The above expression, as well as other comments in Featherstone, is little different from the attitude expressed by us in Moore v. Moore, 68 N.M. 207, 360 P.2d 394 (1961), where we remanded for new findings a case involving a far less flagrant violation of the rule than that with which we are here concerned. Compare, Lusk v. First Nat. Bank of Carrizozo, 46 N.M. 445, 448, 130 P.2d 1032 (1942).
It is our considered judgment that the cause must be remanded to the trial court in order that proper findings of fact and conclusions of law may be entered of record. It must be emphasized that subsection 7 of Rule 52(B), supra, provides that findings or conclusions not embraced in the trial judge's decision, even though appearing elsewhere, "will be disregarded." Of course, the rule then allows for a remand for proper findings "where the interests of justice require," and it is in accordance with this provision that we take the action here announced.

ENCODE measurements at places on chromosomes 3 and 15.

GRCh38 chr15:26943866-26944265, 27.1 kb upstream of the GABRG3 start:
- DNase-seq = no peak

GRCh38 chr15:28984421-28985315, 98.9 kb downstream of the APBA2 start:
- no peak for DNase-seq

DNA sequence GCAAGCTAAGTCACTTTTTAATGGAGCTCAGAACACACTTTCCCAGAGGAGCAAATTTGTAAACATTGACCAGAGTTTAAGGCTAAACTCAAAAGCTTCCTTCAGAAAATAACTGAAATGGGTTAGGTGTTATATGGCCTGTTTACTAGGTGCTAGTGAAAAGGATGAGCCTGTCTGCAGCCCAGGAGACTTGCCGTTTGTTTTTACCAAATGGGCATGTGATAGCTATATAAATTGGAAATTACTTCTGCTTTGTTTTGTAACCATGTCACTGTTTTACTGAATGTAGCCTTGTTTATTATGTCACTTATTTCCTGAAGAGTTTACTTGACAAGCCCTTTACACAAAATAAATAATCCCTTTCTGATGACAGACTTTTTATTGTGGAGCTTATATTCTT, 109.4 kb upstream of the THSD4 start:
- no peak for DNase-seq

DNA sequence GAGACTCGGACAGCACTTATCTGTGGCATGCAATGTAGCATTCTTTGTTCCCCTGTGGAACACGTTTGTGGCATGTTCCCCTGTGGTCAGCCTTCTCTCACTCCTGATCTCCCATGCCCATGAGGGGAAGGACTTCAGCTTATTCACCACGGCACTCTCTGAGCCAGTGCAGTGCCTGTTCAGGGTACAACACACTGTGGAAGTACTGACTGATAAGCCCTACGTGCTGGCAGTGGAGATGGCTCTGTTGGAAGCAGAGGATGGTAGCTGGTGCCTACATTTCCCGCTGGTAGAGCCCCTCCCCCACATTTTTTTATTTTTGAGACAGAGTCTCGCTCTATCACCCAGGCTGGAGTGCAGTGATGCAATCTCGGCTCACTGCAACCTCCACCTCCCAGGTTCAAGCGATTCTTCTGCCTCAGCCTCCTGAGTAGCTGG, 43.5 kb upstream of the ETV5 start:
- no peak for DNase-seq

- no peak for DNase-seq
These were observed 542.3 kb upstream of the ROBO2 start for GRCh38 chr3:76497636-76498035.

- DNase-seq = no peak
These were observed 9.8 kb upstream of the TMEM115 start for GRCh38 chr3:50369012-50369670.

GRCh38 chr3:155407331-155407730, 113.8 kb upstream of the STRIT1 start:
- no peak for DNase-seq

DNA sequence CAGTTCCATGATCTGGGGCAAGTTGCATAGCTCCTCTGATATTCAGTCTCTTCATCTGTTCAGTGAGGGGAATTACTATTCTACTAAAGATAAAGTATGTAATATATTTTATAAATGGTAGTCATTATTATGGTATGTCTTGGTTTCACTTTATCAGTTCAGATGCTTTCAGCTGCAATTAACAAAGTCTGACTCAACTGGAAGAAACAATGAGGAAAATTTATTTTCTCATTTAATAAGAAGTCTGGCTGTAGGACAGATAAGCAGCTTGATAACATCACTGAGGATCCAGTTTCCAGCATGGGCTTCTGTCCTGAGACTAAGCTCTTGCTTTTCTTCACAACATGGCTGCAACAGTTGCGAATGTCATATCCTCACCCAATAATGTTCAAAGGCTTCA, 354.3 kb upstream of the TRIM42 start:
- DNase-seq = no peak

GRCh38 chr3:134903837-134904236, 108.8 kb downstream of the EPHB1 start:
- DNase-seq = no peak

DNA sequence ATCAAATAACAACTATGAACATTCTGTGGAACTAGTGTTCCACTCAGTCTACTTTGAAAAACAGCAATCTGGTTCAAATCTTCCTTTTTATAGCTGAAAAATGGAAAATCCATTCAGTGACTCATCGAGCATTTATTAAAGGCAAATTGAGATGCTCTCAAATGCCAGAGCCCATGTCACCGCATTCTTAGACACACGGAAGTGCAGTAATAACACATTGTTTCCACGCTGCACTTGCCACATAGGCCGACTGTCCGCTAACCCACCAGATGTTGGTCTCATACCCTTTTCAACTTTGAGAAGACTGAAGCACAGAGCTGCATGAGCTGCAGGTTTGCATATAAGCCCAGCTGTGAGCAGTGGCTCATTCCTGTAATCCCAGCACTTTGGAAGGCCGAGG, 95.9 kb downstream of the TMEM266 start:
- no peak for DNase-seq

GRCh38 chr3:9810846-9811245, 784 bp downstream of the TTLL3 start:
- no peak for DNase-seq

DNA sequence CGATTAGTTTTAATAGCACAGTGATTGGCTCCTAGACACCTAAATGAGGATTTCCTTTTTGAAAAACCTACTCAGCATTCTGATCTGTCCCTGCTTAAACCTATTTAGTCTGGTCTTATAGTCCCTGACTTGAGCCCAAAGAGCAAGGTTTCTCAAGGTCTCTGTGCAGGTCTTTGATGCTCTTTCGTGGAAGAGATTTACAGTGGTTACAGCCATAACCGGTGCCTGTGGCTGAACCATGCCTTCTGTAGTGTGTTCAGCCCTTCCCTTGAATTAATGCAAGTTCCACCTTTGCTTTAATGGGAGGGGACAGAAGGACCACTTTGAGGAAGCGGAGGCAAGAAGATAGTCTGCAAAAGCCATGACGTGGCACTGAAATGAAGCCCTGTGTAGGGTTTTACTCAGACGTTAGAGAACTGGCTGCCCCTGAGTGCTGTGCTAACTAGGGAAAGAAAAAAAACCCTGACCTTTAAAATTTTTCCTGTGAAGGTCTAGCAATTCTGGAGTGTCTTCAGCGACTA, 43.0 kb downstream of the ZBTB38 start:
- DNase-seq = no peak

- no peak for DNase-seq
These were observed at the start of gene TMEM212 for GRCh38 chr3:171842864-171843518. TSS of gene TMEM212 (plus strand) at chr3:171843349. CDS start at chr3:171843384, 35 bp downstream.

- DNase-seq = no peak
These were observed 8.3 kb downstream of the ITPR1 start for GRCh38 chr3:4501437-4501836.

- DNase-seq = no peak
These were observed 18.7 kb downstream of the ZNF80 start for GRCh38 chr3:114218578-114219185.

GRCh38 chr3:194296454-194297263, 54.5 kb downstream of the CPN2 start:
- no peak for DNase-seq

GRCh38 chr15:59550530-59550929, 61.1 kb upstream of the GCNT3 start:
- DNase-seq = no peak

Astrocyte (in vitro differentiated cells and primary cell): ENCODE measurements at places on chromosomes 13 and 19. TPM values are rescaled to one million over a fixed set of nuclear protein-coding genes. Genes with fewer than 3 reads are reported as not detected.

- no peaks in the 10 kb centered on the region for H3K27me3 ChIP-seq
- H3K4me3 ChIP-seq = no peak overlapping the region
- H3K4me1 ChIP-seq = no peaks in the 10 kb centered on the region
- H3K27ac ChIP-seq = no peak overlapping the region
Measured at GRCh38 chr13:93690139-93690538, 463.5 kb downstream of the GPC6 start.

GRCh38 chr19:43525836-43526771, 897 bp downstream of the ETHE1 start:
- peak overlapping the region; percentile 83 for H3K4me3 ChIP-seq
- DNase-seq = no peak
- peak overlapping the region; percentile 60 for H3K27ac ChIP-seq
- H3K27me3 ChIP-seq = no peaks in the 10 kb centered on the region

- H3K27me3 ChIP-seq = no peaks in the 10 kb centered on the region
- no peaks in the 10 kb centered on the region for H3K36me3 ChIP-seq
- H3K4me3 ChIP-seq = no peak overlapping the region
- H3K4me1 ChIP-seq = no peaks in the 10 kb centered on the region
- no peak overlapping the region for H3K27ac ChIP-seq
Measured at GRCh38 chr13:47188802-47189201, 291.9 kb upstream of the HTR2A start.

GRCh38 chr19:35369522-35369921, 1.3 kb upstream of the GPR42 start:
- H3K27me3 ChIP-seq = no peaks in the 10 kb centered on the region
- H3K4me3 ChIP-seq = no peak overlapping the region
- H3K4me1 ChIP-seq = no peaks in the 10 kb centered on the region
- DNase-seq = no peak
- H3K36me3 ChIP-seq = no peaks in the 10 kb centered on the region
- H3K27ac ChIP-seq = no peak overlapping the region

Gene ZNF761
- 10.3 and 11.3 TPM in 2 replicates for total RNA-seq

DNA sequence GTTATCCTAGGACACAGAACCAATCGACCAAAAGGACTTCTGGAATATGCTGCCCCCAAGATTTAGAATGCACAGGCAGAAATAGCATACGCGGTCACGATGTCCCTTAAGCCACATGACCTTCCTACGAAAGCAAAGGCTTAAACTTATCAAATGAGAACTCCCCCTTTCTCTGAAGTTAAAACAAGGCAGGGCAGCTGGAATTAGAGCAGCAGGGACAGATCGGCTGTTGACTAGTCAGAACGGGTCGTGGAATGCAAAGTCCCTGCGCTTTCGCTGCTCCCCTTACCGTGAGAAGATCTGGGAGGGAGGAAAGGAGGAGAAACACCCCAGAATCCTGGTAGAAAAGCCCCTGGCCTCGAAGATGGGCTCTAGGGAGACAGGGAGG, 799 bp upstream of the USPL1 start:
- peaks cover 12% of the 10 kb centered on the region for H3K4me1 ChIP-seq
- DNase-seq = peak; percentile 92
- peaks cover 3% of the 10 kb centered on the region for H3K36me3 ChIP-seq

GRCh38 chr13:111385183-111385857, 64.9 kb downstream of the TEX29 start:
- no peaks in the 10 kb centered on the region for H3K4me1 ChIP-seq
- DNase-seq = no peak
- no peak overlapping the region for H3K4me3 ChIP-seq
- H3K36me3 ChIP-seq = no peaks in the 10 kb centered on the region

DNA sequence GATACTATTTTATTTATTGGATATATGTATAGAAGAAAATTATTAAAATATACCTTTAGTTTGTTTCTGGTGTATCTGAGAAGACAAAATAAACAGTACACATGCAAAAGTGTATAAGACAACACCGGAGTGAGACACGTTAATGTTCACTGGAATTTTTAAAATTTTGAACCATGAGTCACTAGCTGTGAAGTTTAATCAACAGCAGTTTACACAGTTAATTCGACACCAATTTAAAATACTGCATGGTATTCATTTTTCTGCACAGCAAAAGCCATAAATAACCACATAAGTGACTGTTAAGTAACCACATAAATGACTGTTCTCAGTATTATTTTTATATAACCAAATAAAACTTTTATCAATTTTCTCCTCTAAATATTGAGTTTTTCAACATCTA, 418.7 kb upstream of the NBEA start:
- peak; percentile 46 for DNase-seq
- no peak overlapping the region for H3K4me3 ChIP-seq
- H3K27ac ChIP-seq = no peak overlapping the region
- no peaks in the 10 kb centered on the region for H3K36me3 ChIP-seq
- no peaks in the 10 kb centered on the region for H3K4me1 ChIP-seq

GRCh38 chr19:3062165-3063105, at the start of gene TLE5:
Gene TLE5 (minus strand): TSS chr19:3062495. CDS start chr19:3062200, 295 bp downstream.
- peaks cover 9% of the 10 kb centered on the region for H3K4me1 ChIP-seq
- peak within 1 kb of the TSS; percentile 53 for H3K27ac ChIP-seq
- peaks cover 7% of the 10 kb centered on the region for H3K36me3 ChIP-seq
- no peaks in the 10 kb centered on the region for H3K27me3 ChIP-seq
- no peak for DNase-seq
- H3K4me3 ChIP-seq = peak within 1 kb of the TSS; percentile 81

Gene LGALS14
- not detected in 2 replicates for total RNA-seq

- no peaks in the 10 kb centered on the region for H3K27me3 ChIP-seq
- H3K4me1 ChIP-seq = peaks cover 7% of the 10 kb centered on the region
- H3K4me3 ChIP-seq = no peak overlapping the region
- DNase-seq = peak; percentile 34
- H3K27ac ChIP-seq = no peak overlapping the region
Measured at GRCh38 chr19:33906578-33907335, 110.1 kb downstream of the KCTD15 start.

The cause will be remanded to the trial court with express direction that proper findings of fact and conclusions of law, together with a judgment based thereon, be entered. It will be further directed that there be compliance with this directive within thirty (30) days from the date of the mandate herein, and that within ten (10) days thereafter a supplemental transcript be filed in this cause and that no extension for the preparation or the filing thereof will be granted. Thereafter, the said cause will again be submitted to this court; additional briefs may be filed; appellant will be allowed fifteen (15) days so to do and appellees ten (10) days, with leave to appellant to file a reply brief, if necessary, within five (5) days. Oral argument will be granted upon request of either of the parties. Costs for the preparation of the supplemental transcript shall be borne by the District Court of the Second Judicial District in and for Bernalillo County.
It is so ordered.
NOBLE, C.J., and MOISE, J., concur.